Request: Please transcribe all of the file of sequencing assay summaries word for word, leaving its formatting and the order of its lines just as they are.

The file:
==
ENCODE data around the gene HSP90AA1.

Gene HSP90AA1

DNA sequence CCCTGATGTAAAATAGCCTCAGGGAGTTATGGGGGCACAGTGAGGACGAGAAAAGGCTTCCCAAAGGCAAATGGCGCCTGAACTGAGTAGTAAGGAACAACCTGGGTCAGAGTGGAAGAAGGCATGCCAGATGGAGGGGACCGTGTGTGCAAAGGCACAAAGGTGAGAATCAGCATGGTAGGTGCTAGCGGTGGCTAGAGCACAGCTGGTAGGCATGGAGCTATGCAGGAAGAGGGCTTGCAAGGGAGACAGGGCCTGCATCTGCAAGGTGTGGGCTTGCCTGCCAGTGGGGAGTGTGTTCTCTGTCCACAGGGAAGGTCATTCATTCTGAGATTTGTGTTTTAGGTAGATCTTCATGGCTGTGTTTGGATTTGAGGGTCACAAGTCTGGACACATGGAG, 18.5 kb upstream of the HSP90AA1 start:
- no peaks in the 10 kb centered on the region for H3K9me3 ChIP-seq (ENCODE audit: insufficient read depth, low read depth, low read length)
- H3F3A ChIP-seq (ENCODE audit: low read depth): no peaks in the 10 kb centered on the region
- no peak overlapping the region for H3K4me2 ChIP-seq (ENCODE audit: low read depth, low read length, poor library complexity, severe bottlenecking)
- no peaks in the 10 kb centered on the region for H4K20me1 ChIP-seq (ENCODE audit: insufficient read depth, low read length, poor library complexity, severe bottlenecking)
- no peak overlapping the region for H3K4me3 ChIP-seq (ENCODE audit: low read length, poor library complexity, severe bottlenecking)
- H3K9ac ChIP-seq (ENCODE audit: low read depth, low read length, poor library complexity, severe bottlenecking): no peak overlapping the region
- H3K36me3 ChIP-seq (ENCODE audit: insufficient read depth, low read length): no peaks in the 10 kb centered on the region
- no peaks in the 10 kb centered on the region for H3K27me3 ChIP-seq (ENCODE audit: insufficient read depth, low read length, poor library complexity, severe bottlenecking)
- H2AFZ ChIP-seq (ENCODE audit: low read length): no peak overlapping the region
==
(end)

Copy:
ENCODE data around the gene HSP90AA1.

Gene HSP90AA1

DNA sequence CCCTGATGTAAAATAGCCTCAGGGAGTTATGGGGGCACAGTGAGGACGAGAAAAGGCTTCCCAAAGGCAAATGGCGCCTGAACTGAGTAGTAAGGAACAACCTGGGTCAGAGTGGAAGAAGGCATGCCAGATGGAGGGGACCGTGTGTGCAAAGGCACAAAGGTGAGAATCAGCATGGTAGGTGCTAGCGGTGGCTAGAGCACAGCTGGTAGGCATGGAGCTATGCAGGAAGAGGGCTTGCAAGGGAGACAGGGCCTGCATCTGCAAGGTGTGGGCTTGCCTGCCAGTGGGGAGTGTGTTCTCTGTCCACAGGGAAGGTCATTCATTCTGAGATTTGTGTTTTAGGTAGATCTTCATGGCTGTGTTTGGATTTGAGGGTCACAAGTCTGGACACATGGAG, 18.5 kb upstream of the HSP90AA1 start:
- no peaks in the 10 kb centered on the region for H3K9me3 ChIP-seq (ENCODE audit: insufficient read depth, low read depth, low read length)
- H3F3A ChIP-seq (ENCODE audit: low read depth): no peaks in the 10 kb centered on the region
- no peak overlapping the region for H3K4me2 ChIP-seq (ENCODE audit: low read depth, low read length, poor library complexity, severe bottlenecking)
- no peaks in the 10 kb centered on the region for H4K20me1 ChIP-seq (ENCODE audit: insufficient read depth, low read length, poor library complexity, severe bottlenecking)
- no peak overlapping the region for H3K4me3 ChIP-seq (ENCODE audit: low read length, poor library complexity, severe bottlenecking)
- H3K9ac ChIP-seq (ENCODE audit: low read depth, low read length, poor library complexity, severe bottlenecking): no peak overlapping the region
- H3K36me3 ChIP-seq (ENCODE audit: insufficient read depth, low read length): no peaks in the 10 kb centered on the region
- no peaks in the 10 kb centered on the region for H3K27me3 ChIP-seq (ENCODE audit: insufficient read depth, low read length, poor library complexity, severe bottlenecking)
- H2AFZ ChIP-seq (ENCODE audit: low read length): no peak overlapping the region